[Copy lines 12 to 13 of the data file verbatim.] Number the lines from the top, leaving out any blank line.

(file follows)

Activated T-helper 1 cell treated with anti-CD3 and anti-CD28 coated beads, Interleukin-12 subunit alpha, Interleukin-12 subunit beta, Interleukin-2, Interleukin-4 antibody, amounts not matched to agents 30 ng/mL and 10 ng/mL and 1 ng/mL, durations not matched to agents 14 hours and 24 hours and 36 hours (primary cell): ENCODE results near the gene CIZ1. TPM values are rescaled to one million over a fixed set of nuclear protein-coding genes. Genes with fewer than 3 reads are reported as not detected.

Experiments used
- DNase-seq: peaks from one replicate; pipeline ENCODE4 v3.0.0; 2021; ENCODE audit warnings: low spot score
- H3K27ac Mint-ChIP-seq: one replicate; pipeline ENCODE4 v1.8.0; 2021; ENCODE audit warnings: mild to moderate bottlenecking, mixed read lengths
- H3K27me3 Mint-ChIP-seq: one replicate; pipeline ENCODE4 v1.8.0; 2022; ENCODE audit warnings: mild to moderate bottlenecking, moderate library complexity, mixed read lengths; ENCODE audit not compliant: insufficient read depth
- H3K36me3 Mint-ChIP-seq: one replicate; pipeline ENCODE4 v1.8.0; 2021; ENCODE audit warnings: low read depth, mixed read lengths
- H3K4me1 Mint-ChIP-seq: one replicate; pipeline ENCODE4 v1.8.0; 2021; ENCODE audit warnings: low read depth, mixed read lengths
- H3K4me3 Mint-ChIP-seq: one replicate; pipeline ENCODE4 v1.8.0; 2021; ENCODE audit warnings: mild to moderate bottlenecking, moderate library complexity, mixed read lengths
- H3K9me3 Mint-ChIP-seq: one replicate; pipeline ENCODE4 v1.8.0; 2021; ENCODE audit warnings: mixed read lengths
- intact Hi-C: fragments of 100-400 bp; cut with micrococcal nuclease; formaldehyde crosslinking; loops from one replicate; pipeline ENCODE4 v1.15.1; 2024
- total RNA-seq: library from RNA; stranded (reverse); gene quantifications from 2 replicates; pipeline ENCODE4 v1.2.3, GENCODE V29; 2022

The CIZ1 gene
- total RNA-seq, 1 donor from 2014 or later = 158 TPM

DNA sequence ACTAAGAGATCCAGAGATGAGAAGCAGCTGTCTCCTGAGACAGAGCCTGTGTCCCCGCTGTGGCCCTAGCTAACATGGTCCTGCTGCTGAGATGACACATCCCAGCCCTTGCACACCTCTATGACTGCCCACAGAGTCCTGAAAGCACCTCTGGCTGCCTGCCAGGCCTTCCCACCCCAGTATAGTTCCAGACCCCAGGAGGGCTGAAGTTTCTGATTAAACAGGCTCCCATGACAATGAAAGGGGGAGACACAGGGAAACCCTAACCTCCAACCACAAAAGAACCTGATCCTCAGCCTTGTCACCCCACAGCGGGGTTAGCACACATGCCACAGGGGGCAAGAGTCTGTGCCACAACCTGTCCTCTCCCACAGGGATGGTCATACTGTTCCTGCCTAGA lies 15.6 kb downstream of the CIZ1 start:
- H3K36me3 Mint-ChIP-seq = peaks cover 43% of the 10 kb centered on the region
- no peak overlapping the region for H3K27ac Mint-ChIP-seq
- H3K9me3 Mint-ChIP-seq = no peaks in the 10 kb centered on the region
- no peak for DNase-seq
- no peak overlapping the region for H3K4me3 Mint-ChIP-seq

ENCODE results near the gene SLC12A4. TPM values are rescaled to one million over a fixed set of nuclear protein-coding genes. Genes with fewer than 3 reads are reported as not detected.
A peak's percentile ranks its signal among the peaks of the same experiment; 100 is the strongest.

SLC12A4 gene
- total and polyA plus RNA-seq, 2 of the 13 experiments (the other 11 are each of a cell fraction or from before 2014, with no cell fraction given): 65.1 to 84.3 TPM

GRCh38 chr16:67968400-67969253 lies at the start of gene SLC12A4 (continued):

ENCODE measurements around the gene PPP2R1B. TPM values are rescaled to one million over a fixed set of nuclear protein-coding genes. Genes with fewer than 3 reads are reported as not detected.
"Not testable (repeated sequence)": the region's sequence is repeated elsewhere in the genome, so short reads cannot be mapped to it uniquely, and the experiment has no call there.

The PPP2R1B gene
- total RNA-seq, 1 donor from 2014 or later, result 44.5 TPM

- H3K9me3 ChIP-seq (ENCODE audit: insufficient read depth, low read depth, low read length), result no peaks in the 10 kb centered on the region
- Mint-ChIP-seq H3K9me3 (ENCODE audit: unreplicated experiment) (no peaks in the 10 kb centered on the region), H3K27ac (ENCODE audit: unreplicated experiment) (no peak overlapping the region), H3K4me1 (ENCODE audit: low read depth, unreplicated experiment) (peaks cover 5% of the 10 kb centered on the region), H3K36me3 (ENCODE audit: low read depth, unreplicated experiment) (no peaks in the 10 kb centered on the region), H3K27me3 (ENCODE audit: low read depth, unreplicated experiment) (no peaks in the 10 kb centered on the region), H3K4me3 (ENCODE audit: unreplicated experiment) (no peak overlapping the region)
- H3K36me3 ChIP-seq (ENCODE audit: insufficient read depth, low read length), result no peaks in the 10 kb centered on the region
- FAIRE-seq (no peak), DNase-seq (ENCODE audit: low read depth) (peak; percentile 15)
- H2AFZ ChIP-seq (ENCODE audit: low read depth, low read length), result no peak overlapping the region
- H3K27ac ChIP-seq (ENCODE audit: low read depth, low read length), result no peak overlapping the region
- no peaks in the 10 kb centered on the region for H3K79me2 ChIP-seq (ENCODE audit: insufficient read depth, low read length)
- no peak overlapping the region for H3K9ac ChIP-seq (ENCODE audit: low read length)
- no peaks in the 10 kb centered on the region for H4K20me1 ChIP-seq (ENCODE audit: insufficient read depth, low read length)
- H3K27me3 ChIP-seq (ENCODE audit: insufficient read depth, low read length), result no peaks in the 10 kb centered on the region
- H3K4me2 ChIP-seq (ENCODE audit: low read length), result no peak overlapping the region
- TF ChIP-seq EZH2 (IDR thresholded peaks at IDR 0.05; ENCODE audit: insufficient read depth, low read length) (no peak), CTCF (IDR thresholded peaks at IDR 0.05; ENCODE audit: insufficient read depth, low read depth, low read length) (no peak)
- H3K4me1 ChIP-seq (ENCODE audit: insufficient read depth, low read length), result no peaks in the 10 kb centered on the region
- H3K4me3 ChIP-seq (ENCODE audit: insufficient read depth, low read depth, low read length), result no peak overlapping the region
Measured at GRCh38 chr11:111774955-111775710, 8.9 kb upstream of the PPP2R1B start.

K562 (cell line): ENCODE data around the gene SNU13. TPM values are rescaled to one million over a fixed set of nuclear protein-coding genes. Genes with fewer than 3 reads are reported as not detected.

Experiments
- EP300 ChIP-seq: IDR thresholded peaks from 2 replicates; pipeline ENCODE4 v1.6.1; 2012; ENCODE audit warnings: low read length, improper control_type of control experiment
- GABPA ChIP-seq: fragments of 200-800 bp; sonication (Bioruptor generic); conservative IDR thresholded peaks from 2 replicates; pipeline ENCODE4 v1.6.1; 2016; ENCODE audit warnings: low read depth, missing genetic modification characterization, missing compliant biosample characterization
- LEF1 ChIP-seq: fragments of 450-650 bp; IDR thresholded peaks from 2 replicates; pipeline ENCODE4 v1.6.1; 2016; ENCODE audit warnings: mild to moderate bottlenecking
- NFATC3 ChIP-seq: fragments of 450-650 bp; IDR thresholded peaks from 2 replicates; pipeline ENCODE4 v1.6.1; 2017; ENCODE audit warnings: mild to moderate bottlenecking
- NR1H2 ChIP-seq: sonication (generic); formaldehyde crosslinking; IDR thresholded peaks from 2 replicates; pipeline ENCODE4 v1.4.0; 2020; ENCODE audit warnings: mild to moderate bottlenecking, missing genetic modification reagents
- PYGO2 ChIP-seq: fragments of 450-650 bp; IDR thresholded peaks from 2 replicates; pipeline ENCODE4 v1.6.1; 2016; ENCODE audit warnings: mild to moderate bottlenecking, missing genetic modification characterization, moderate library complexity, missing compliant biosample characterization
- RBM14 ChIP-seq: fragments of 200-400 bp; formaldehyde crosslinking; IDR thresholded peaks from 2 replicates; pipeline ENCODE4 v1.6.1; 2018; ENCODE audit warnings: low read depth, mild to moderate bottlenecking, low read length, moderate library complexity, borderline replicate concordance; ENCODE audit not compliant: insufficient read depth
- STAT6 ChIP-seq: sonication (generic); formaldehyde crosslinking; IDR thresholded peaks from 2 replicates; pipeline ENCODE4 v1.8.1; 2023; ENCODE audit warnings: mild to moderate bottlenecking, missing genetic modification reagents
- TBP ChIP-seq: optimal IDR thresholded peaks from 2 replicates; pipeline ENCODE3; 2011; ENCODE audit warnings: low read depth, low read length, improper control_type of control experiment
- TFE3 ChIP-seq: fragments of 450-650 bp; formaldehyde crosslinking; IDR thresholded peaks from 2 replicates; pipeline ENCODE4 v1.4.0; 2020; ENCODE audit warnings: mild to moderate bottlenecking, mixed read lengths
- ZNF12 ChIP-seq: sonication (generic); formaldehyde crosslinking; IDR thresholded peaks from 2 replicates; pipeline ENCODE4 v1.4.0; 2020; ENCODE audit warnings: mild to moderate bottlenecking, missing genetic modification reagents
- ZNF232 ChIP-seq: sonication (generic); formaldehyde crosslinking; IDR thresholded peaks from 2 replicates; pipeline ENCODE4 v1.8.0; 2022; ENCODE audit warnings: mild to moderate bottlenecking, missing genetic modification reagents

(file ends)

The CIZ1 gene
- total RNA-seq, 1 donor from 2014 or later = 158 TPM